Maureen won the junior portion of the tournament. There was a brief break before the senior event began and she suggested a rematch. She'd gotten permission to use a private court anytime she chose. It was right across the street and belonged to my old friend Coop.
Copper, it turned out, was away. His place was magnificent. It took several minutes of wandering through gardens and stands of citrus trees to reach the court. We laughed a lot on the way. Everything I said seemed funny to her.
Until we began to play. I tried to rekindle the humor as I went down the tubes. But she was all business, beating me 6-4, 6-3. Those passing shots were now an inch in. My serve was no longer a mystery to her. The minute it was over she was laughing again; she had held it in until then. Which, I suppose, is how it is with champions.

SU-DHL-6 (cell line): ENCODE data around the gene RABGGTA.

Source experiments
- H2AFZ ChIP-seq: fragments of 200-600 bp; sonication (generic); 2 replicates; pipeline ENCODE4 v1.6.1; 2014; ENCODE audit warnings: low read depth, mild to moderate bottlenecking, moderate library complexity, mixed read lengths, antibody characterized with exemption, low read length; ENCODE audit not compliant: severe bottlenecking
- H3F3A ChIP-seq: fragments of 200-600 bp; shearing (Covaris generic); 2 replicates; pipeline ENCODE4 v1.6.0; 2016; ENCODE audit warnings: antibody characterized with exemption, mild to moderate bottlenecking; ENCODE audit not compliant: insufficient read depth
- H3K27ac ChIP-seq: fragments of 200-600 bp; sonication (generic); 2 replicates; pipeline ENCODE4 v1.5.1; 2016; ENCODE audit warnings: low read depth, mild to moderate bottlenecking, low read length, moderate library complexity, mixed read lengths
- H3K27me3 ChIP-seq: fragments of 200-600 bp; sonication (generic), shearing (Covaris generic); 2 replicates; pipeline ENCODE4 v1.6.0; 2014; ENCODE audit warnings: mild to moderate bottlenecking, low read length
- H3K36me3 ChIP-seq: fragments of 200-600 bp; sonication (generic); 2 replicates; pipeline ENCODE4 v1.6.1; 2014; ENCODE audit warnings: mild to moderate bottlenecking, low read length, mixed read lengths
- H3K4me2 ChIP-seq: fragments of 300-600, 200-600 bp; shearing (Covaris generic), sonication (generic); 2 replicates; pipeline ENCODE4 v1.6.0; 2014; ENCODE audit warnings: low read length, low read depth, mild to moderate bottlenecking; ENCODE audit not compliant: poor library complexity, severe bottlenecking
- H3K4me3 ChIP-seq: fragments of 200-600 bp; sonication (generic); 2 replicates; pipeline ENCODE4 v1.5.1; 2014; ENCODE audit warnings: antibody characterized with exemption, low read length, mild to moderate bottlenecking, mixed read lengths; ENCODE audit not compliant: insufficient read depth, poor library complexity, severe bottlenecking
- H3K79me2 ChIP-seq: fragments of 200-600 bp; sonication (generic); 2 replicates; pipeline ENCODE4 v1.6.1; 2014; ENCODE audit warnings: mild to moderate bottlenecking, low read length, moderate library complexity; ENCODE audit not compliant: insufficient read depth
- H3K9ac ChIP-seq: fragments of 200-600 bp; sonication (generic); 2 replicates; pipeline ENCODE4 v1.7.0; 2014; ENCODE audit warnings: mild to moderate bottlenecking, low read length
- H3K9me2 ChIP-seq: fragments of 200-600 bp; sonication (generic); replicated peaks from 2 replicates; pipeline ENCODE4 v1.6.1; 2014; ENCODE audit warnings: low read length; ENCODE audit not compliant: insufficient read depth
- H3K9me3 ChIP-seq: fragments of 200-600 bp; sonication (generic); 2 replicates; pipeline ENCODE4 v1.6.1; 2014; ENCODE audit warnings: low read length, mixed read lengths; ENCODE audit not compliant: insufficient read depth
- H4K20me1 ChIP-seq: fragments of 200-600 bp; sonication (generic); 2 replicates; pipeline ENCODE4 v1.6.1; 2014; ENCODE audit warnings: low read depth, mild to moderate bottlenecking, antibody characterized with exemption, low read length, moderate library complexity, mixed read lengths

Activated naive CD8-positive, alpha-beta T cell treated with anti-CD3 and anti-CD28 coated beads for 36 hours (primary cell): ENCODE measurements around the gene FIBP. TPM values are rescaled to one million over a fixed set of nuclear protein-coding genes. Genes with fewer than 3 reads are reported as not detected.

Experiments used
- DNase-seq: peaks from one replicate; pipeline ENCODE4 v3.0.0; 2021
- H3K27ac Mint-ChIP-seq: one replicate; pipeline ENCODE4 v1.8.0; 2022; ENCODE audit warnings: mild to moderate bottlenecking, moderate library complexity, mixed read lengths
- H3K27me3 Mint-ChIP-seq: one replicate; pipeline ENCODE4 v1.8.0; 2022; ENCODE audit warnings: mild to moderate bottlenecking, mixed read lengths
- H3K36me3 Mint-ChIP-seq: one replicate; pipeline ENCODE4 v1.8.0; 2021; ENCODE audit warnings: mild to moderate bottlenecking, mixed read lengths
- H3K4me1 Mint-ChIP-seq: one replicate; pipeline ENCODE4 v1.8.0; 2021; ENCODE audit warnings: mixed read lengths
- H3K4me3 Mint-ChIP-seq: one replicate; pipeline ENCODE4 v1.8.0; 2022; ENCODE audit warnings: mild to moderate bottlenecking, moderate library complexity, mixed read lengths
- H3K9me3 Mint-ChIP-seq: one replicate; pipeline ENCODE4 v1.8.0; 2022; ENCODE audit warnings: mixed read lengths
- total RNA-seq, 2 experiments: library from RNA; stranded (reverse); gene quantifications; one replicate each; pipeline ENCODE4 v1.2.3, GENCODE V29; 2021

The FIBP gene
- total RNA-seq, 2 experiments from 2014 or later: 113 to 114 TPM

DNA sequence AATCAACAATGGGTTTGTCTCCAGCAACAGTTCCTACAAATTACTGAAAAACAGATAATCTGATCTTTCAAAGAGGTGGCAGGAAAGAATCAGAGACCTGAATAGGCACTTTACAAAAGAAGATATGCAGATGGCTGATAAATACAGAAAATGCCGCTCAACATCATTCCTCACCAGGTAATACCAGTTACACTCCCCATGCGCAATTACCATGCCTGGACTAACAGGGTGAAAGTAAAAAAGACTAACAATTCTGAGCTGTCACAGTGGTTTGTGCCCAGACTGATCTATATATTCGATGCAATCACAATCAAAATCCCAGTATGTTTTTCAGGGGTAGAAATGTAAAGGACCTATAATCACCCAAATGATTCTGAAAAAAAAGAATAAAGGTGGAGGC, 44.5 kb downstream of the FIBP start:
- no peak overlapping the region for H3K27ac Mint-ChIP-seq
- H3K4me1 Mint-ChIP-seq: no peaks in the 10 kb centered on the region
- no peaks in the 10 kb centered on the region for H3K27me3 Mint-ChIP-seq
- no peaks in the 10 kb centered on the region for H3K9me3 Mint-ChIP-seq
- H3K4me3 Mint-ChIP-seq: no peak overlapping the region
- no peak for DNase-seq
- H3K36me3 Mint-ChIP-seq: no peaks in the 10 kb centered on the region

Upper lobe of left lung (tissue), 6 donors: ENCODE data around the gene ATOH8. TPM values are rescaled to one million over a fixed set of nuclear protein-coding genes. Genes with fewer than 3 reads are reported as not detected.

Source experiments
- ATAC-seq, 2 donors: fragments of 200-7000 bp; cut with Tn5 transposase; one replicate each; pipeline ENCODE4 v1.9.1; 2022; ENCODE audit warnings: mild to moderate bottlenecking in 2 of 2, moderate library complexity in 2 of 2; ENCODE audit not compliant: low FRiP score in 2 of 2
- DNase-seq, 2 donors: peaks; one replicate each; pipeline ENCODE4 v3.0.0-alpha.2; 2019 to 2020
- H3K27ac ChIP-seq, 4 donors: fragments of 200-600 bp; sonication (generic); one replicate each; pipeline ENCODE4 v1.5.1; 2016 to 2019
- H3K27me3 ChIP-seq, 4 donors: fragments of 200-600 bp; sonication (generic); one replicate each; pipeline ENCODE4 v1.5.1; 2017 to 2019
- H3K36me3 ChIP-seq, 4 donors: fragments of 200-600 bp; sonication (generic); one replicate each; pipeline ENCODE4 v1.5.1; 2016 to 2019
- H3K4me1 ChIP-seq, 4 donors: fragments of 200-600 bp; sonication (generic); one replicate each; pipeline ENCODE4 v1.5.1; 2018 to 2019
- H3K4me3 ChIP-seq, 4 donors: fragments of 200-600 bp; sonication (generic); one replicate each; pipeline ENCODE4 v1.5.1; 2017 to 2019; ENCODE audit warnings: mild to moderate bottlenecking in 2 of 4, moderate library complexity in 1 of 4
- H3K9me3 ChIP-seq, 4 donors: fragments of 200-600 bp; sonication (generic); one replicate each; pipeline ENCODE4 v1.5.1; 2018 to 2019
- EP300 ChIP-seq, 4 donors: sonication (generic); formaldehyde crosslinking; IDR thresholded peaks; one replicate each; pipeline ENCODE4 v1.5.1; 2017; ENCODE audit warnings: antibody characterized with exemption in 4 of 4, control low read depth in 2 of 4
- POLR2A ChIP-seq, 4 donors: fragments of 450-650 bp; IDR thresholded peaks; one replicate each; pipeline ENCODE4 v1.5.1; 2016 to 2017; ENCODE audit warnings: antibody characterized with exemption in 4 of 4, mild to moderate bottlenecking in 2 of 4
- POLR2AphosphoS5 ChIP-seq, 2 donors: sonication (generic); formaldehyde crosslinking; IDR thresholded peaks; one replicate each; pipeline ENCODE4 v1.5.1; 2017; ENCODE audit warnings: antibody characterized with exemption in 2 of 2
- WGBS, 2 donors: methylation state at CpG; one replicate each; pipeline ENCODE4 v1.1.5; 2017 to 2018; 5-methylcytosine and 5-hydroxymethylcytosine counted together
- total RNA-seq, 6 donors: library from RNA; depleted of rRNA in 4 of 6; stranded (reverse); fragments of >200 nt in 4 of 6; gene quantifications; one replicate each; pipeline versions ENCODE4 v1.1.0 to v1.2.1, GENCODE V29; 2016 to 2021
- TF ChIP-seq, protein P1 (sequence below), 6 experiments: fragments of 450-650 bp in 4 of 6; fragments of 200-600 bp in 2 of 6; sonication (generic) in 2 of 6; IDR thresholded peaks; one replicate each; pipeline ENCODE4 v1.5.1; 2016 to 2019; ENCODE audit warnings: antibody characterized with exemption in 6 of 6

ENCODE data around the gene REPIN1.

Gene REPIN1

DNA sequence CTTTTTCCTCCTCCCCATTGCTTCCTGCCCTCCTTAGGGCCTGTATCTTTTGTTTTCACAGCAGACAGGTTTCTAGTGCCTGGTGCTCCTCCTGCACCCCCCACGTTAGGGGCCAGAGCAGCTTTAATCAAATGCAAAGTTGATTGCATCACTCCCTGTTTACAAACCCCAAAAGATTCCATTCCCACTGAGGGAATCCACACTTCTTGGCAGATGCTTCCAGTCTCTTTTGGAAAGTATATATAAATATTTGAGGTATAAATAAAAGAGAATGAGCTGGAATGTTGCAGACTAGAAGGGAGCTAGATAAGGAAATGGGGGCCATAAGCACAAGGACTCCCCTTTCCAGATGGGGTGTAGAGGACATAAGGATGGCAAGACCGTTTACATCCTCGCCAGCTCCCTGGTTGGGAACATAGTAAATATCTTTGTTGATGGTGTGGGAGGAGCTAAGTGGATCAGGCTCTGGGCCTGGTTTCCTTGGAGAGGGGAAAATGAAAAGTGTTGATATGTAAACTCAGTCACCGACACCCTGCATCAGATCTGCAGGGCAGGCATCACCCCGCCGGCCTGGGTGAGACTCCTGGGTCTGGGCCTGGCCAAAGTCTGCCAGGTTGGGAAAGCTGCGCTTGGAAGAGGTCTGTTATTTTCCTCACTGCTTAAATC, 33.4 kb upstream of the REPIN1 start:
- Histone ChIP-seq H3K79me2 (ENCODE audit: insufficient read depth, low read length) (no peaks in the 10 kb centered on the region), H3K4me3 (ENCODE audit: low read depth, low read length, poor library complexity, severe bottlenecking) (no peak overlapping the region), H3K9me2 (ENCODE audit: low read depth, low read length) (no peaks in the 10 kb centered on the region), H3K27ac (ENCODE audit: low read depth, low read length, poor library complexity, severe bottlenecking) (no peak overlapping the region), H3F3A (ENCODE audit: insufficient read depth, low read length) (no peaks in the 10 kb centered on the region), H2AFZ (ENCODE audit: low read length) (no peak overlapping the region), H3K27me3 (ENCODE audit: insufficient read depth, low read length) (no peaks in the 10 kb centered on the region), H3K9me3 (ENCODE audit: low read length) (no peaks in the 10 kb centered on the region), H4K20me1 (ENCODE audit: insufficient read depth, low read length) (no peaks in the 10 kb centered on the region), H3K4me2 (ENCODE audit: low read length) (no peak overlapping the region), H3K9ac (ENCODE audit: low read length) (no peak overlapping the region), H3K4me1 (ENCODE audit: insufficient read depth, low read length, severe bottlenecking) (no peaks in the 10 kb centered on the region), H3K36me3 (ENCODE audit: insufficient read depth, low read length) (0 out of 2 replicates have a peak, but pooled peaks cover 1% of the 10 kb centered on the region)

Three years later, in 1953, she had won those titles, including the Grand Slam. Four years later, while riding her horse at home in San Diego, she suffered a leg injury that ended her career. Ten years later she was living in Scottsdale, Ariz., having married Norman Brinker and given birth to two children. Nineteen years later, in 1969, she was dead of cancer.
One March when she was in Scottsdale, I was there, too, covering spring training. I phoned my sister and she gave me Maureen's number, but I never got around to calling. What a shame.